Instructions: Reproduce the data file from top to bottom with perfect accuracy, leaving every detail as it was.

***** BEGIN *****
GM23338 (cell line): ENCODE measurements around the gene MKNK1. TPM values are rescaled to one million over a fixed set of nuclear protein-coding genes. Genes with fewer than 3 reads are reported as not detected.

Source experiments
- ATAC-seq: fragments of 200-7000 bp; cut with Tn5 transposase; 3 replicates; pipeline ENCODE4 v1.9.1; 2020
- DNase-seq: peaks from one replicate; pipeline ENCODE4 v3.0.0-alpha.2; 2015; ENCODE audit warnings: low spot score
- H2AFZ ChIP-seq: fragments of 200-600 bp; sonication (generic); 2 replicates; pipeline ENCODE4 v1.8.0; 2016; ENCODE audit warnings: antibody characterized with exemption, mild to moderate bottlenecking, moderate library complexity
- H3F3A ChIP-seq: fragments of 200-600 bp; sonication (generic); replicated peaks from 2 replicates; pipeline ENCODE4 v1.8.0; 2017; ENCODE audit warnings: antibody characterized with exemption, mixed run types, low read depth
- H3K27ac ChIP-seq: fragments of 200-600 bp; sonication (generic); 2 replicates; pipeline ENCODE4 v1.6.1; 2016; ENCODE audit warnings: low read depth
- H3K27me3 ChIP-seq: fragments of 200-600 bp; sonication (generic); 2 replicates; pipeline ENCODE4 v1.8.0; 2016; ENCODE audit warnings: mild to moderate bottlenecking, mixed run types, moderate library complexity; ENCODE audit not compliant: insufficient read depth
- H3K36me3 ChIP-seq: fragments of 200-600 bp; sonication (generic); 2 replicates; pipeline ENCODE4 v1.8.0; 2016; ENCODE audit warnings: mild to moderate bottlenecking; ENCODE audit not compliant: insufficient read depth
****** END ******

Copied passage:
GM23338 (cell line): ENCODE measurements around the gene MKNK1. TPM values are rescaled to one million over a fixed set of nuclear protein-coding genes. Genes with fewer than 3 reads are reported as not detected.

Source experiments
- ATAC-seq: fragments of 200-7000 bp; cut with Tn5 transposase; 3 replicates; pipeline ENCODE4 v1.9.1; 2020
- DNase-seq: peaks from one replicate; pipeline ENCODE4 v3.0.0-alpha.2; 2015; ENCODE audit warnings: low spot score
- H2AFZ ChIP-seq: fragments of 200-600 bp; sonication (generic); 2 replicates; pipeline ENCODE4 v1.8.0; 2016; ENCODE audit warnings: antibody characterized with exemption, mild to moderate bottlenecking, moderate library complexity
- H3F3A ChIP-seq: fragments of 200-600 bp; sonication (generic); replicated peaks from 2 replicates; pipeline ENCODE4 v1.8.0; 2017; ENCODE audit warnings: antibody characterized with exemption, mixed run types, low read depth
- H3K27ac ChIP-seq: fragments of 200-600 bp; sonication (generic); 2 replicates; pipeline ENCODE4 v1.6.1; 2016; ENCODE audit warnings: low read depth
- H3K27me3 ChIP-seq: fragments of 200-600 bp; sonication (generic); 2 replicates; pipeline ENCODE4 v1.8.0; 2016; ENCODE audit warnings: mild to moderate bottlenecking, mixed run types, moderate library complexity; ENCODE audit not compliant: insufficient read depth
- H3K36me3 ChIP-seq: fragments of 200-600 bp; sonication (generic); 2 replicates; pipeline ENCODE4 v1.8.0; 2016; ENCODE audit warnings: mild to moderate bottlenecking; ENCODE audit not compliant: insufficient read depth